I have to be up front with all of you, I love building characters. If it’s for my book or Pathfinder RPG, I love it. I have been building characters for Pathfinder RPG (Rule Playing Game, a lot like Dungeon and Dragons) for years. Pathfinder, there is a sheet that you fill out. On this character sheet, you have all sorts of “slots” for Strength, Dexterity, Constitution, Intelligence, Wisdom, Charisma. These are the base character building blocks for the character you want to play. Different races have different abilities that will give you boosts in some of these slots and a deduction in others. Example for this is one of my favorite races is an Aasimar, who gives you a plus 2 in wisdom and charisma. For a witch, magus, druid, ranger or any other kind of magic user, these boosts are a good thing. For a frontline fighter, not so much.
To answer your question, yes, this is ssssuuuuuupppppeeeerrrr nerdy stuff. This blog should come with a warning.
Next comes AC or Armor Class. The higher the armor class number, the harder it is to kill you. Frontline fighters will have higher AC than, let’s say, a witch or magus. Rangers, druids, and other hybrid classes that mix frontline fighting with ranged attacks, will have some armor but not the heavy armor of the tanks in front of the party getting the snot beat out of them. BTW, tanks are the Fighters, Barbarians, Paladins, and sometimes the Clerics or Druids depending the combat class you choose. Me, I liked playing a Ranger or a magic user.
If you really want to look up all this stuff and maybe help yourself with character building ideas, here is the site that I go to for ideas. d20PFSRD
So, what the heck does this have to do with a book? Well, glad you asked. When I start a game of Pathfinder, there is a short story that goes a long with the game. In this short story you get the general idea of the adventure that you and your party are about to set out on. You get a general idea on what kind of characters you need to build and equipment you need to bring.
The same could be said for any book. The plot, the outline, the main and side characters will all play a factor on how you build the character for your book. Most modern love stories do not have dragons and wizards running around fighting orcs and trolls. If your book does, cool, drop a link and I would love to check it out. On the other hand, most fantasy adventure books don’t have book editors falling in love with their handsome but maddeningly cocky and charming publisher.
The right character for the right book.
My first book is an fantasy adventure. (I know, surprise!) My main character is a fighter. I know how to build a fighter from playing Pathfinder, so I have a good grasp on how this character should be built. Next I had to figure out male or female. I was tired of the typical male jughead with bashed everything in site and gets the big sword at the end. So, I picked a female main character. I wanted her to think through the problems, to face adversity and many issues facing woman today like, rape, violence, sexual harassment, and gender equality.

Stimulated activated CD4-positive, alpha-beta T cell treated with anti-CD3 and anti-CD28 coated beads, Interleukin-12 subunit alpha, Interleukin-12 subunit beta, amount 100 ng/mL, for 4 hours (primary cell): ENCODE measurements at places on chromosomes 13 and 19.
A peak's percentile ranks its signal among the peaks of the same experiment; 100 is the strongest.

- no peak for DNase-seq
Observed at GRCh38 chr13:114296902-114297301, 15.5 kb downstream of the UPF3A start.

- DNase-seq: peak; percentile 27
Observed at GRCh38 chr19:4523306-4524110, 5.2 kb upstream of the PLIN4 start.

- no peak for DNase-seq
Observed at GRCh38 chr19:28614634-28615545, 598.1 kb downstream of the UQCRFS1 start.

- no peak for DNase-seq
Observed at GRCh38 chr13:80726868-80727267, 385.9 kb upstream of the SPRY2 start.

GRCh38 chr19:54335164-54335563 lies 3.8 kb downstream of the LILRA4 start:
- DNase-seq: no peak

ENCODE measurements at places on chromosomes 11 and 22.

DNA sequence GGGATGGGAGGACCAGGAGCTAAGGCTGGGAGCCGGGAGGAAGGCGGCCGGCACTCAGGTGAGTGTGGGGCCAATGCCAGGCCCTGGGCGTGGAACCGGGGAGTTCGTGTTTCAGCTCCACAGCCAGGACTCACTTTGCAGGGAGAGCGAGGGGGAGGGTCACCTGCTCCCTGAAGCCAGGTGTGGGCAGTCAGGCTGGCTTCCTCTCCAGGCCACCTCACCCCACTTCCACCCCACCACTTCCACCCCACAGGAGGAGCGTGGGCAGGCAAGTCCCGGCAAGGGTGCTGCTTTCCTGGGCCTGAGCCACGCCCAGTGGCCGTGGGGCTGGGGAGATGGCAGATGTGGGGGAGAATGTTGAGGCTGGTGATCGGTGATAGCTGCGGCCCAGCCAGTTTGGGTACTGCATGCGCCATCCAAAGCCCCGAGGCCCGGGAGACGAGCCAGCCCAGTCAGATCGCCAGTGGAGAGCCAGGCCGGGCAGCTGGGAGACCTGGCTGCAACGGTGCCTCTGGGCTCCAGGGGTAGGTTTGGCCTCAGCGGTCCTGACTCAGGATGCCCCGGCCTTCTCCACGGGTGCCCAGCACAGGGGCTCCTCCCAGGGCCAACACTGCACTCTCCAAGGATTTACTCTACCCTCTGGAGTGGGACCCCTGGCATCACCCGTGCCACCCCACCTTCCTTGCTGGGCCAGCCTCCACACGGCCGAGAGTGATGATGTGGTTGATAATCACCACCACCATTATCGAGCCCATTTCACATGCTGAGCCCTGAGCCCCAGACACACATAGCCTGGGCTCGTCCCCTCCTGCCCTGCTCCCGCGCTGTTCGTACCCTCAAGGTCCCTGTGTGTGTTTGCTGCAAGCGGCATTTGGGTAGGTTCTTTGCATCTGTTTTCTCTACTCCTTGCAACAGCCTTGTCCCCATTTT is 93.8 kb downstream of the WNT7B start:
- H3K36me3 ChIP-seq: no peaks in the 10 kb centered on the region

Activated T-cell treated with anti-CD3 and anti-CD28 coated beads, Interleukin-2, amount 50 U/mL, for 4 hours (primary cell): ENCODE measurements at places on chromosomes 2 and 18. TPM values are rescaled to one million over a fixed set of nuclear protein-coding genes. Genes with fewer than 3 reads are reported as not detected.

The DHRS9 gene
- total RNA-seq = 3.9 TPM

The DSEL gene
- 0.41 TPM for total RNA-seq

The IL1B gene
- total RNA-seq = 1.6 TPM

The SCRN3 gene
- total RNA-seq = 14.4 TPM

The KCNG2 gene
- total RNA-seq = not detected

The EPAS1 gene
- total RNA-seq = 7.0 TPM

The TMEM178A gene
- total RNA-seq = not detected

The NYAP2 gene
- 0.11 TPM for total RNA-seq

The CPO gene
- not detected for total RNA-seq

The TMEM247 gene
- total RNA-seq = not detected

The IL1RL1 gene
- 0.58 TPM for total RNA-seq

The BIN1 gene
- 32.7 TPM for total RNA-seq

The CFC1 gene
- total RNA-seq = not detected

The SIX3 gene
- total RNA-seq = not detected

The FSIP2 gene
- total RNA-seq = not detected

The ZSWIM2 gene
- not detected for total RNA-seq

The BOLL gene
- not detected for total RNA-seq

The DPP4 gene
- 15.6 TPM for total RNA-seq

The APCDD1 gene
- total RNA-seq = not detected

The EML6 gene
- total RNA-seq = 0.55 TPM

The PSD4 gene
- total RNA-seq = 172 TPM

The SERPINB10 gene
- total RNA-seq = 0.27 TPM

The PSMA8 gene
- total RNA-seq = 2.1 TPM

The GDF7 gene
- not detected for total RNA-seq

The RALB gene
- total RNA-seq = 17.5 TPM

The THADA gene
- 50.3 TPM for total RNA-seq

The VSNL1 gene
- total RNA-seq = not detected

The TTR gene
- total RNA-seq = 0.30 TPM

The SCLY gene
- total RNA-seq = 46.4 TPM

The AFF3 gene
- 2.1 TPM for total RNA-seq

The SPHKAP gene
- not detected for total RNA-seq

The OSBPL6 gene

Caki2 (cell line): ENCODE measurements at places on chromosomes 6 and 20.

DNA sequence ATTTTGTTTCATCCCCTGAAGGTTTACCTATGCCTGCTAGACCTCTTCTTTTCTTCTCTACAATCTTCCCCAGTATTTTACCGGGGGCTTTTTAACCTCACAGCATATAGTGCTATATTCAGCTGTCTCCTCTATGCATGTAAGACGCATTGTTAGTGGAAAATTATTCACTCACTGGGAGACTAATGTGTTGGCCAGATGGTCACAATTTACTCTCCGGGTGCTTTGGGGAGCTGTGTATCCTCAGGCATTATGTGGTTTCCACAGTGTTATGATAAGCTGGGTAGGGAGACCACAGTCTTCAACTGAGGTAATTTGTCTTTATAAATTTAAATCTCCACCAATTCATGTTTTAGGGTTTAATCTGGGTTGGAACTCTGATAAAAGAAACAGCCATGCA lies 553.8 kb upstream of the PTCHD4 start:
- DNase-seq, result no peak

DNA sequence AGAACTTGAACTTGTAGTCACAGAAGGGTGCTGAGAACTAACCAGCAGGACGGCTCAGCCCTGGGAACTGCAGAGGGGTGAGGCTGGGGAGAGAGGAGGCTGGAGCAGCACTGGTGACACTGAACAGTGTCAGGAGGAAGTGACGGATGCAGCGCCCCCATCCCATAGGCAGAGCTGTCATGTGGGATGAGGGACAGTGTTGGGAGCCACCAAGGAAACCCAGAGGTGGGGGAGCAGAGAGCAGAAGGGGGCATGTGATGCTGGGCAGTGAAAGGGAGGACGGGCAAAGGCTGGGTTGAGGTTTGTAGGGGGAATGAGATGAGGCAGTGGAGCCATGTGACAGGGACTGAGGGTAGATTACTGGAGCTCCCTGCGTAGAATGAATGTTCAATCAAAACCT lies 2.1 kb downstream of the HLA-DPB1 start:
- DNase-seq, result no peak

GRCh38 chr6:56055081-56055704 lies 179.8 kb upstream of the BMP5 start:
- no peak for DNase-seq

No, I did not write your typical fantasy adventure book.
When I drew up her companions, I wanted them all to be females but different in many ways. These women are fighters, druids, clerics, rangers, and magus. I was very comfortable with these characters because I, once again, played them all in different campaigns. These characters had to have different personalities, body types, and even different races. Even though they are nine different people, they all had one goal, to help out her fellow party member get through their battles. I loved writing these characters because it gave them a sense of camaraderie and freedom.
What kind of campaign did I want? Well, first, it had to have dragons. Why? Dragons are awesome, that’s why. Then I had to figure out the campaign’s main goal. I did kind of mail it in. The main goal was to retrieve an powerful sword. I know, seen it, right! Here I had to relay on my experience playing the RPG. There are many campaigns out there with many different goals. So how do I build this book to fit the characters? So I started to write an outline on what information I had at the time. The outline grew into something real after the third chapter and soon blossomed into a book soon after.
If you noticed, I talked about the outline of the book after I talked about building the character. This is how I write and not how I write. I did have a very general idea of the story but I wanted to solidify the idea of the story with the building of each character. Each character helped lock into place another aspect of the overall story from action to comedy. When I got stuck writing the story, I went back and look at all the characters. I would think about how they would react to different challenges that I put in their path. I wanted them to struggle, to lean on each other, to be vulnerable, I wanted to be scared. Mostly, I wanted them to love each other and fight, not for herself, but for her party.
The idea of fighting for her party comes from both the character build and from the author understanding of the women that he built. This is why I love to build characters. Don’t get me wrong, I can give away these characters to ten, twenty, even a hundred writers and they will come up with something different. That is the beauty of this, everyone has their own ideas on what a character should bring to the story.
It’s not now the character starts out, it’s how they finish is where I find the most enjoyment.
I will write later about character personalities and physical builds.
But for now, thank you for adventuring to my blog and happy writing.